For me returning to the Great Smoky Mountains is inevitable. Most all who visit here fall in love with everything about this magical place. The air smells fresher, the people are welcoming and there’s no end of things to explore. While this trip featured several new experiences for me, I always make the drive through the Great Smoky Mountains National Park and Cades Cove Loop, seeking out scenic overlooks and photo-ops to capture the beauty all around me. Once you’ve driven through, you’re always drawn back. It’s ever-changing with the passage of time yet it remains clean and well maintained, a credit to our national parks workers. Photos can never do it justice but I wanted to share a few favorites from this vacation.
And one more thing, if you’ve never been here, I hope you will one day.
Road trip 2021, arrived on Memorial Day hours early for my Wears Valley cabin check-in. Already in nearby Townsend it was time to let my vacation begin, starting with an impromptu wine tasting at Cades Cove Cellars, stocking up on wine…. since I was there anyway. Next on to drive Cades Cove Loop, 11 miles, one lane/one way road. The 11 miles is leisurely and slow-moving easily 2-3 hours which lined up with my check-in and a perfect choice as this place is everything I love about Tennessee. My #1 Tennessee trip goal is to see a black bear every trip – hopefully more than one. Photos never truly capture the majestic mountains, abundant meadows and that sky above… what I’d imagine heaven looks like.
And on this first vacay day, I had my first bear sighting, check!
There’s something about the Great Smoky Mountains that connects with my soul, a sense of peace that I crave. After rescheduling my May trip due to Covid-19 lockdowns, I made the trip this month and immersed myself in the beauty and calm of the Smokies.
One of the first things on my list was to drive the Cades Cove loop. It’s an eleven mile, one way, slow and scenic drive with a high likelihood of seeing wildlife. It never disappoints.
Driving the Cades Cove Loop you’ll find several churches with small cemeteries. It was early Sunday morning when I came upon them and I was able to hear parts of the sermons and hymns at each as I walked with reverence around the graveside pathways. It was peaceful and I was in awe of the history in this place.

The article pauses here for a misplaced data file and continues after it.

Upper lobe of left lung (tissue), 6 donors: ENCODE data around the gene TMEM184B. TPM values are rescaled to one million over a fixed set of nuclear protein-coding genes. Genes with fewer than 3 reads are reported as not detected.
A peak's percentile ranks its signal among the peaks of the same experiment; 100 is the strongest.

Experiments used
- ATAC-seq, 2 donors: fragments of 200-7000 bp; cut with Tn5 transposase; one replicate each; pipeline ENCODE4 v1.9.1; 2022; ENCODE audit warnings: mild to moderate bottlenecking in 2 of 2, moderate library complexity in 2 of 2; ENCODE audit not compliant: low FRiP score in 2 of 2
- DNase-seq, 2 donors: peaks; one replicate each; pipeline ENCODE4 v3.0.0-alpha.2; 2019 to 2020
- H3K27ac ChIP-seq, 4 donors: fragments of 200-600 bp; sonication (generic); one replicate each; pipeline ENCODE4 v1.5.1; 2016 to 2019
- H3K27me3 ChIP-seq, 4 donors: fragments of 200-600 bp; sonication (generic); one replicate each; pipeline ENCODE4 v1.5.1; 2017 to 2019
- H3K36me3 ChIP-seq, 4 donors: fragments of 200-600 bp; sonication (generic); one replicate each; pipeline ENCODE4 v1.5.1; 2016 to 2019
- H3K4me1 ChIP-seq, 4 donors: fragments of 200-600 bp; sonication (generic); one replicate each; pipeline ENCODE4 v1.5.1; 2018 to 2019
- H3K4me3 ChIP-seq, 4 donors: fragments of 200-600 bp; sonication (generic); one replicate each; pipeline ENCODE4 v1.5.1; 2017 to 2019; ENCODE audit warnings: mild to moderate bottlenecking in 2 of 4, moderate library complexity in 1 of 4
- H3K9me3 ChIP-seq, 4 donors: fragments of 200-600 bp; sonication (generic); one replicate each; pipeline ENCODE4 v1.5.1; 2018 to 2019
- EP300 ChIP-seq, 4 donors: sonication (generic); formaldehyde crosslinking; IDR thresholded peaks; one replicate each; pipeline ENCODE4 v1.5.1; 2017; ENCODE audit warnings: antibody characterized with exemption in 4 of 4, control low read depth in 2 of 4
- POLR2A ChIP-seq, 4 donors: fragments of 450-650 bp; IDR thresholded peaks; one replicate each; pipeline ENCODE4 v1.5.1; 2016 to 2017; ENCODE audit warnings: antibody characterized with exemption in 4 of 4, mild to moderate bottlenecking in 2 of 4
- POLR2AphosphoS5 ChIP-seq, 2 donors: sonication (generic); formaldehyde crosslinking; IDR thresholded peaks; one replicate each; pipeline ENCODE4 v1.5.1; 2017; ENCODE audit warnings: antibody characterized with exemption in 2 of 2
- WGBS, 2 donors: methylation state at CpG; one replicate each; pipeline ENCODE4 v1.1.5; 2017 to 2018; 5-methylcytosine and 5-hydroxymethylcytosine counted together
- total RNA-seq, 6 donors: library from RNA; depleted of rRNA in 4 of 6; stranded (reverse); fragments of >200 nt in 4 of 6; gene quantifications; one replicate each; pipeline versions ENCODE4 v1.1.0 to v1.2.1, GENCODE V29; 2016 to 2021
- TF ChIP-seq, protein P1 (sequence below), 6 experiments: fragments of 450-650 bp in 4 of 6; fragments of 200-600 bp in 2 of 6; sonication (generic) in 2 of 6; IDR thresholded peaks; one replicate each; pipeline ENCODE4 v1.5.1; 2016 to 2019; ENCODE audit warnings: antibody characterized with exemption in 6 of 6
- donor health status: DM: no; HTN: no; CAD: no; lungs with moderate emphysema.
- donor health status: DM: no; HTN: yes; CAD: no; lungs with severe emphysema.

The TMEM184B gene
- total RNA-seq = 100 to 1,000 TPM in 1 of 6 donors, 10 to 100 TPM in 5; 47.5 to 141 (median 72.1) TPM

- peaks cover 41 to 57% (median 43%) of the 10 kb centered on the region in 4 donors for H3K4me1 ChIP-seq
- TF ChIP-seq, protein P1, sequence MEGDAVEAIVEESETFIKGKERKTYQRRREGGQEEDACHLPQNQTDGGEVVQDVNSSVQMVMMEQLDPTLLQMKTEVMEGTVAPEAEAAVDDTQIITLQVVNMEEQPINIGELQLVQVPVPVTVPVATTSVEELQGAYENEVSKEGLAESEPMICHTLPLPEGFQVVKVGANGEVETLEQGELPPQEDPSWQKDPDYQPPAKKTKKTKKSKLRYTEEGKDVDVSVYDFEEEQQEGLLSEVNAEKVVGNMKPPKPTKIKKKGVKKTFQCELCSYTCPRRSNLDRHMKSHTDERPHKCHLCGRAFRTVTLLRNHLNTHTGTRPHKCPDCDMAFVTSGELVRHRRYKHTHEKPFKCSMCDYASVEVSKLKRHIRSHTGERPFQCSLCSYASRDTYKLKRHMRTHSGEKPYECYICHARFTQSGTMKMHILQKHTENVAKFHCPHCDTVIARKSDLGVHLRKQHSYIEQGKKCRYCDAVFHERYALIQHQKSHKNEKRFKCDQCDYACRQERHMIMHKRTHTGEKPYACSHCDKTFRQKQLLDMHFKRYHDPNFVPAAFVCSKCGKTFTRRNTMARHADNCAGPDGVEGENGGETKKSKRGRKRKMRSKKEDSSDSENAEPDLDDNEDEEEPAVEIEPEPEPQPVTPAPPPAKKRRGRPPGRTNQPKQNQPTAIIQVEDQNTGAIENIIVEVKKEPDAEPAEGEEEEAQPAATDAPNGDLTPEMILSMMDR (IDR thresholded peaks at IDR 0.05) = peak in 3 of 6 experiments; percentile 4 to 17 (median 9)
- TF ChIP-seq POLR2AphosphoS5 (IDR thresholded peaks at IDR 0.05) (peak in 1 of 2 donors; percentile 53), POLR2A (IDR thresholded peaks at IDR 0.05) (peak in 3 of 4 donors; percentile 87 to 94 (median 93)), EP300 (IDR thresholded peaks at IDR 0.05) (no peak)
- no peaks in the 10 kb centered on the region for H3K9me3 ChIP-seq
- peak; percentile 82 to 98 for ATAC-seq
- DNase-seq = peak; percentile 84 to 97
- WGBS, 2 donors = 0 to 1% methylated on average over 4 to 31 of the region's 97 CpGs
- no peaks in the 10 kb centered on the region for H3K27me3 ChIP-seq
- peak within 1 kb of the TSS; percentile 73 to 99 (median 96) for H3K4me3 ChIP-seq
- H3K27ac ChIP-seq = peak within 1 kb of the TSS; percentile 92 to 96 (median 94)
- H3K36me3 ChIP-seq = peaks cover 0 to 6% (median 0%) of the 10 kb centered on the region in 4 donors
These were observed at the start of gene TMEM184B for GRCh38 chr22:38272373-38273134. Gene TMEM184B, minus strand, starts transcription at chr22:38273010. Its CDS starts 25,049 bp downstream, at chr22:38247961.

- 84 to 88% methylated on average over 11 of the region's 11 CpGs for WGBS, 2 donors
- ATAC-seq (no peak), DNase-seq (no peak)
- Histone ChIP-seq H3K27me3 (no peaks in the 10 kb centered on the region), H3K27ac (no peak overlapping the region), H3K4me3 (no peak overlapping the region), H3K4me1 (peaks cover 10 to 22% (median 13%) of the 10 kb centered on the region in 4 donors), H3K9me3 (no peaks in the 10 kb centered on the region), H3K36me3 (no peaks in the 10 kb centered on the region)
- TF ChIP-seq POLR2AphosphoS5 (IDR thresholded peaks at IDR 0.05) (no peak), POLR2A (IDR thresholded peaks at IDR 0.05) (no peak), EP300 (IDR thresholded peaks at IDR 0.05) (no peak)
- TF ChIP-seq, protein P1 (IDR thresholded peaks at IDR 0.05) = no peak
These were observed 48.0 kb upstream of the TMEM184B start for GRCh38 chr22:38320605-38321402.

The Dan Lawson Place, which was originally constructed in 1856, is a transitional piece of architecture – the home features both sawn lumber and hewn logs. In addition, the pioneer cabin featured a modern chimney made out of bricks.
Over the years, Lawson expanded both his land holdings and his residence. By the time of his death, the cabin had been expanded to have a large porch and an additional second story. The large, covered porch was used as a post office that Dan ran from his house.
I visited Cades Cove on three occasions this trip and my posts only provide a glimpse of the beauty. The peaceful meandering loop road connects you to nature. At any hour of the day you’re assured of unforgettable scenic views and often wildlife sightings making it a must-see when you’re visiting the Smoky Mountains.
A trip to the Smoky Mountains isn’t complete without driving the Cades Cove Loop. I drove it three times during the trip choosing daybreak, midday and late afternoon to experience the changing light and wildlife sightings. It’s a one-way 11 mile drive that progresses slowly as you savor the scenery, take photos and stop for animals.
I get a thrill seeing the black bears that are a beloved fixture in Tennessee. I’d been following several Facebook groups in the weeks before my trip with numerous posts of mother bears with multiple cubs. I’ve always had multiple bear sightings on past trips – my hopes were high. I saw one bear cub on my late morning drive. He scampered across the road in front of me and was gone before I could get a photo. He was my only bear on this trip but there’s always next time.